The automotive industry is slowing bouncing back after the pandemic had brought operations to a grinding halt. However, a new problem has arisen – there is a dire shortage of semiconductor chips that have affected production of vehicles globally. Vacant parking lots and limited purchasing options are just some of the issues cropping up due to this shortage.
What is the chip shortage?
As per a report by the BBC, silicon is the backbone of $500 billion chip industry. In fact, the chips underpin a global economy, estimated at a whopping $3 trillion. Raw materials of the semiconductor business are often shipped from Japan and Mexico, with the chips made in Taiwan, China and some in the U.S.
Chips are not only used in vehicles but a number of other devices and gadgets too. Due to the Covid-19 pandemic and subsequent transition to becoming digital, there was an increased demand for electronics like smartphones, laptops, etc. Since chips are used in manufacturing these, the demand shot up to a point where production couldn’t keep pace with it.
Why did this happen?
As we all know, the pandemic forced automakers, suppliers, and car dealerships to shut shop in March 2020. As a result of which, the economy went into recession. Automakers who had survived past recessions immediately cancelled orders for parts with computer chips. This is because they had an inkling that sales might nosedive.
Sales of new vehicles did fall initially, but rebounded fast too, thanks to pent-up demand and 0% financing offers. Some dealers smoothly transitioned to selling vehicles online. They offered home pickup and delivery services. Now that factories have restarted production, the demand for new vehicles is stronger than ever. Unfortunately production remains outpaced and is yet to catch up.
Automakers and suppliers, who had previously cancelled their orders for parts with computer chips, reordered them. However, the chip capacity was consumed by other devices like phones, computers, video games, etc. According to Joe McCabe, CEO of AutoForecast Solutions, monopoly of global chip production lies with few global, Asia-Pacific suppliers. He states that since everyone closed operations at the same time, there was no way to build inventory products and solutions when businesses reopened. This issue led to a considerable bottleneck in all manufacturing processes.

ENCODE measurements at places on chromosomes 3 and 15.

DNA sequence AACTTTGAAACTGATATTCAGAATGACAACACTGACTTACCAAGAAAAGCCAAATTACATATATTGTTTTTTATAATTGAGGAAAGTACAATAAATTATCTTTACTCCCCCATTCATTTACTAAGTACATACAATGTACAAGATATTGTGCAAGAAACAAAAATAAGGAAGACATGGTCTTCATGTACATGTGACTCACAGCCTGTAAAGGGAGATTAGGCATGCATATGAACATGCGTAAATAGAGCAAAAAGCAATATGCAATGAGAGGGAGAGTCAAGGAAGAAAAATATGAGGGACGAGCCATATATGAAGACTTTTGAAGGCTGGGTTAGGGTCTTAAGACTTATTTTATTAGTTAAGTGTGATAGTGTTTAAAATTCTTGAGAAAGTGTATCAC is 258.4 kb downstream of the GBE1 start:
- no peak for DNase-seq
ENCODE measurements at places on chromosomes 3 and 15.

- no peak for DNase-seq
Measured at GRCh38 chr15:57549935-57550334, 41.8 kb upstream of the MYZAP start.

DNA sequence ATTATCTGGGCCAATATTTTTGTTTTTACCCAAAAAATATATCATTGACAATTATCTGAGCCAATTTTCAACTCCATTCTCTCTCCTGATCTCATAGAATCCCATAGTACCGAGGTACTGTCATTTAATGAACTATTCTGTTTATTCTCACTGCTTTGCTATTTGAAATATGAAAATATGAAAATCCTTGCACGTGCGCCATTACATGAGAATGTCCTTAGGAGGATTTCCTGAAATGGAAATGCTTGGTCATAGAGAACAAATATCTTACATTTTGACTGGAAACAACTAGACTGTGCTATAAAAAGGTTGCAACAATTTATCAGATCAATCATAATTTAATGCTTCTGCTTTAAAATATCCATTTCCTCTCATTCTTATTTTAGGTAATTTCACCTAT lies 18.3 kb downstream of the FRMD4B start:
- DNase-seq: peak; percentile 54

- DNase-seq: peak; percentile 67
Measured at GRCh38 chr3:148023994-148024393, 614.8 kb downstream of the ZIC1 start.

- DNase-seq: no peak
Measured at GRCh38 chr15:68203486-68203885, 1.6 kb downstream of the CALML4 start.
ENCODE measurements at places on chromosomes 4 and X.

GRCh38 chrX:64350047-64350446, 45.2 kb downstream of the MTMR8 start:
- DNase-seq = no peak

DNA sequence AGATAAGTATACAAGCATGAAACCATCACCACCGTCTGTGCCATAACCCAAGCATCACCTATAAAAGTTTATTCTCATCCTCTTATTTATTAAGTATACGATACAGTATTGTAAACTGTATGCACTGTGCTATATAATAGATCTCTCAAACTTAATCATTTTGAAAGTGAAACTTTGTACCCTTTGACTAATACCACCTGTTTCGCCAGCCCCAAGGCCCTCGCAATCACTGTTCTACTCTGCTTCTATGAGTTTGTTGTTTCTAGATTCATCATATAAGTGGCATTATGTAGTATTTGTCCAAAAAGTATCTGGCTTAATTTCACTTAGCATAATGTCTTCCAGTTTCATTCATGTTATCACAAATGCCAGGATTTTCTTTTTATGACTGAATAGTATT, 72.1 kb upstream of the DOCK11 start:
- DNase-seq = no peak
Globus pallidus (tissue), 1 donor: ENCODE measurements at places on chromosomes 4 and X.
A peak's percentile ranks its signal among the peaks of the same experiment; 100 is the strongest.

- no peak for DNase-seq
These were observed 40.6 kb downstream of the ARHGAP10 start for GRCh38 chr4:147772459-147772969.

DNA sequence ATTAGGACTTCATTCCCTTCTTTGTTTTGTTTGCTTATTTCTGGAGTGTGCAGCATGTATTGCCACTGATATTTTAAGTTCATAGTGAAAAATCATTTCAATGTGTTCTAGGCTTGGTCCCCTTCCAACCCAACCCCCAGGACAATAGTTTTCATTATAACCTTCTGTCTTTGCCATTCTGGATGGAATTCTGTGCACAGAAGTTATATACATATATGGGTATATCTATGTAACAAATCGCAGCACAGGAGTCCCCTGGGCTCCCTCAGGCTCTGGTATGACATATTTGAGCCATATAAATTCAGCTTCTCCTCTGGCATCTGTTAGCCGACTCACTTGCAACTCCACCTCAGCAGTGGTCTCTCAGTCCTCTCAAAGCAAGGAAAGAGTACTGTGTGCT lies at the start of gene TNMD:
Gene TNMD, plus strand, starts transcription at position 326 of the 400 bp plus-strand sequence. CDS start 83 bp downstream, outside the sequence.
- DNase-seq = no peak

What does the situation look like?
Back in May, the global consulting firm AlixPartners reported that chip shortages could end up costing the automotive industry $110 billion for the year 2021. The Alliance for Auto Innovation, the trade group representing automakers has predicted the shortage can affect production for another six months. Needless to say, it means fewer vehicles will be manufactured this year.
To keep assembly lines moving and mitigate losses, automakers need to get as many chips as possible. However, it is not clear whether they can make up the production and any revenue losses over time. At present, losses are being offset by higher prices of cars and reduced expenses. Almost every major automaker has been forced to make production cuts. Inventories are extremely low and consumer demand is at a high, so vehicles cost more.
In the first week of June, the average listing price of a new vehicle was $40,566. That is up nearly $200 from the prior week. The average listing price was 5.5% above last year, and 10.3% above the same week in 2019. Even used car prices have shot up – new cars aren’t moving, so trade-ins aren’t happening, causing a shortage of used vehicles.
How long will the chip shortage last?
It is tough to assign a time frame to the chip shortage, but Cisco CEO Chuck Robbins said in late April that it will last for six more months. After that production is bound to be ramped up, so the scenario should improve in the next 12 to 18 months.
What are automakers doing?
In the short term, they are cutting down on production of vehicles that aren’t much in demand. Or those that are not as profitable as pickups and SUVs. This is a temporary solution to redirect chips from cars into the money-making vehicles. They are even manufacturing vehicles and parking them till chips become available. Yet another way they are coping is by building vehicles minus some features. For instance, Tesla has left out the passenger side lumbar support. And GM has omitted automatic start-stop and fuel management module.
However, these solutions won’t work in the long term, so automakers are examining their supply chains. The just-in-time-inventory system that they took from Toyota could be revamped, some with important parts like chips. On the other hand, chipmakers are trying their best to ramp up production and build more capacity, including in the US.
Meanwhile, the Biden administration has formed a task force to evaluate the supply chain of chips. As of now, a majority of the US Senate has voted in favor of legislation that is looking to battle back against overseas competition. It involves a growing threat from China, including investing more than $50 billion into the manufacturing of semiconductors.
The chip shortage has exposed how a limited production capacity of a vital component can turn into an issue of national security. That is why every major global market now has backing from their governments for a combination of domestic and redundant supply streams. Many new, smaller chip producers are likely to scale up to combat the issue of shortage in future, with government money supporting their ventures.
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